We love how metal can be used over and over again. After one object has served out its life, it can often be melted down and turned into something new. In this clip by metalsmith Random Hands, he shows us how he took a rusty link from an old piece of ship’s chain and hand-forged it into a beautiful new samurai sword.
When it comes to building with LEGO bricks, keeping your bricks sorted can be a big pain. We’ve seen how brick sorting can be done with automation, but I Like to Make Stuff built something a bit simpler – a wood and acrylic device that sifts bricks through a series of holes, separating pieces of similar sizes and shapes.
Since the start of the pandemic, the world has been using huge amounts of personal protective equipment. The Brothers Make teamed up with recycler ReWorked to see what they could do with the plastic found in disposable face masks. They melted and extruded the resulting polypropylene granules into the parts for a park bench.
Like most big cities, living in Paris, France can be very expensive. Architect Matthieu Torres and his girlfriend made the most of their 344 square foot apartment in the 20th arrondissement through the smart use of custom built-in furniture and the addition of skylights. Never Too Small takes us inside the tiny but efficient living space.
Hot Wheels enthusiasts Backyard Racing spent more than 4 months putting together this expansive race track that starts out on their roof. Along the way, the course winds through ladders, sun-dappled PVC tunnels, along fences, and splashes through two inflatable swimming pools.
Fans of Seinfeld know that the classic sitcom was loaded with pop culture references. Editor Yaron Baruch put together this video which compares scenes from the show with some of the movies it poked fun at. We didn’t realize that Newman (Wayne Knight) was really in those scenes from JFK and Basic Instinct.
Artist Eduwoes shows off his unique ability to draw multiple portraits at the same time. It appears that he uses the center pen to doodle tiny versions of the characters in the shadows of Harley Quinn while controlling the outer pens to draw Joker and Batman. It’s also possible the time-lapse is concealing some fakery.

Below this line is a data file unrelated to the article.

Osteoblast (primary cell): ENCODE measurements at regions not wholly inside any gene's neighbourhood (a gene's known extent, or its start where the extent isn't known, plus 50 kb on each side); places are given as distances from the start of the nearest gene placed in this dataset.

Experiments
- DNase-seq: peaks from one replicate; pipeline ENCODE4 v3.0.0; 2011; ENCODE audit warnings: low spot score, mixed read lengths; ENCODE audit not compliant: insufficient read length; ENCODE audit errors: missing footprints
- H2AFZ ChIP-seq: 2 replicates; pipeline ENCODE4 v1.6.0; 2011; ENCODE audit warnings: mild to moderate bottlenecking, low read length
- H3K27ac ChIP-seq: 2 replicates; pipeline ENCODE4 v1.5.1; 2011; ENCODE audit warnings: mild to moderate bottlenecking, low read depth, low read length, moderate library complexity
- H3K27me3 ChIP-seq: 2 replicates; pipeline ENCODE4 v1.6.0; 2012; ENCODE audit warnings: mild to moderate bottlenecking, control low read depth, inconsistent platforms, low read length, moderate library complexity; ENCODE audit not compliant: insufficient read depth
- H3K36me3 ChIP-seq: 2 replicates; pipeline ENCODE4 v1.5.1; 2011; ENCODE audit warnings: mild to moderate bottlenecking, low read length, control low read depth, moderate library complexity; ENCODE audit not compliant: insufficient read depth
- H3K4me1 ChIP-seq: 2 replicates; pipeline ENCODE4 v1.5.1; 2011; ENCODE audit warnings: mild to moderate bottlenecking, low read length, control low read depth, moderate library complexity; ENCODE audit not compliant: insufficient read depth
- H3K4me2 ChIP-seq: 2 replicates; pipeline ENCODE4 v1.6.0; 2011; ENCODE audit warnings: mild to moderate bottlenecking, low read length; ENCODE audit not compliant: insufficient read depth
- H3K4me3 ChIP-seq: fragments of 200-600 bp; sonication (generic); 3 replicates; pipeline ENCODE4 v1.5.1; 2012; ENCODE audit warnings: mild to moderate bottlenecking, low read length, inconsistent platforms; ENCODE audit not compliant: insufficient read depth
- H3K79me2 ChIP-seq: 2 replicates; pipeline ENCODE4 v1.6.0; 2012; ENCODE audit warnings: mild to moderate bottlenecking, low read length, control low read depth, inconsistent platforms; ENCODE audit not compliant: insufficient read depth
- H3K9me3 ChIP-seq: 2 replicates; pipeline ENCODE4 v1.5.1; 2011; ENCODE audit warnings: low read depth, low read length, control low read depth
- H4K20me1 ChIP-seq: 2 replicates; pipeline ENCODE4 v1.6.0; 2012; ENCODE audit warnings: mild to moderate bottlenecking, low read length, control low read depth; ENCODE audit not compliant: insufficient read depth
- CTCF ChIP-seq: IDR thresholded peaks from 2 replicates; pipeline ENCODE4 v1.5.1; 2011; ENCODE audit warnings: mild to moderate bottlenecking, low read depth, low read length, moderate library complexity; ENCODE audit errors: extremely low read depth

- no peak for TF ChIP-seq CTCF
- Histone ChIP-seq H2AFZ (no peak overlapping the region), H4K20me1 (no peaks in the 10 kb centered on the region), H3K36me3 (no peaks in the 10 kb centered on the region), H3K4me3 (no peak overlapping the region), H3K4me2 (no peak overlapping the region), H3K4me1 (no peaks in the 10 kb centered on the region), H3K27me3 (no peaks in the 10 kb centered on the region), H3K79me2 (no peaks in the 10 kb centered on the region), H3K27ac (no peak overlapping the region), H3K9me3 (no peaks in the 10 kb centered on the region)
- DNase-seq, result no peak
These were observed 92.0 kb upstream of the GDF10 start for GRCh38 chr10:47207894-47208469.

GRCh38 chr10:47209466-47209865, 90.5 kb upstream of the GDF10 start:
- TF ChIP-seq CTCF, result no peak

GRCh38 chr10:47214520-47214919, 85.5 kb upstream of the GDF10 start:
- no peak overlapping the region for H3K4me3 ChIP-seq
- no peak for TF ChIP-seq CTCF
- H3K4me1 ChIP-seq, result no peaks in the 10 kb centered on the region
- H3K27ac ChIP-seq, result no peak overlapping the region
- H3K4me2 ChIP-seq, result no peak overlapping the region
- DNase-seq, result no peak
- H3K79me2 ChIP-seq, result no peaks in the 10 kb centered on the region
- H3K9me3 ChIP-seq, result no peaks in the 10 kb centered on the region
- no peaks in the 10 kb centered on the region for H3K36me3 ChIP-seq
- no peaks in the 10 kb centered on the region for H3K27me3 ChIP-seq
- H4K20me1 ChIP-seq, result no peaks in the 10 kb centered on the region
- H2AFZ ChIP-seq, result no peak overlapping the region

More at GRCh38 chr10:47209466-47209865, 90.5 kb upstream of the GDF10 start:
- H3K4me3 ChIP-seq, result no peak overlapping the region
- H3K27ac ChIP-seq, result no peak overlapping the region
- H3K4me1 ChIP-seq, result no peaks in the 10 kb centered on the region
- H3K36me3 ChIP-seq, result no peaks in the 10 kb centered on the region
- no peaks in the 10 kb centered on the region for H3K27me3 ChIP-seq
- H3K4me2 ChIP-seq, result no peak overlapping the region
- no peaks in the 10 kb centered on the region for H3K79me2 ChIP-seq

Fractal art can be beautiful, hypnotic, and colorful. But with the proper arrangement of pixels, these mathematical patterns can also be dark and downright unsettling. Motion designer Chris Lavelle’s short fractal animation Creation 1 is especially disturbing, especially for those who suffer from trypophobia.
Ever wonder how they make basketballs or other bouncy rubber balls? It’s not as simple as just blowing up a rubber balloon. Science Channel’s How It’s Made visited a ball factory to walk us through the fascinating process, which includes making an inflatable bladder, then wrapping it in nylon thread and a segmented rubber skin.
LEGO Technic expert The Brick Wall shows off a neat machine that uses motors, gears, magnets, and a turntable to allow tiny RC LEGO cars to drive around its surface. After rigging it up to drive with one vehicle, they upgraded it to become a two-player racing game. And if that wasn’t enough, there’s now a four-player version.
With its mix of stir-fried noodles, protein, peanuts, veggies, and zesty condiments, pad thai is one delicious dish. Mental Floss series Food History delves into the relatively short history of the popular dish. While it was touted as Thailand’s national dish, its ingredients and origins came from other countries.
Weapons are usually built from durable materials like metal or plastic, but The S built this one primarily from cardboard. The oversize toy blaster fires plastic balls and uses a corkscrew to feed them into its motorized chamber for launching. Bonus points for incorporating those rubber sandals into the firing mechanism.